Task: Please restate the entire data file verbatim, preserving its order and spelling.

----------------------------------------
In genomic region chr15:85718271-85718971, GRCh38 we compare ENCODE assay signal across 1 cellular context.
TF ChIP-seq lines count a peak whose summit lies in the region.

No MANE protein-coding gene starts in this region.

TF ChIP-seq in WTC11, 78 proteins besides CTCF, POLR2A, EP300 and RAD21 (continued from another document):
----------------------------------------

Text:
In genomic region chr15:85718271-85718971, GRCh38 we compare ENCODE assay signal across 1 cellular context.
TF ChIP-seq lines count a peak whose summit lies in the region.

No MANE protein-coding gene starts in this region.

TF ChIP-seq in WTC11, 78 proteins besides CTCF, POLR2A, EP300 and RAD21 (continued from another document):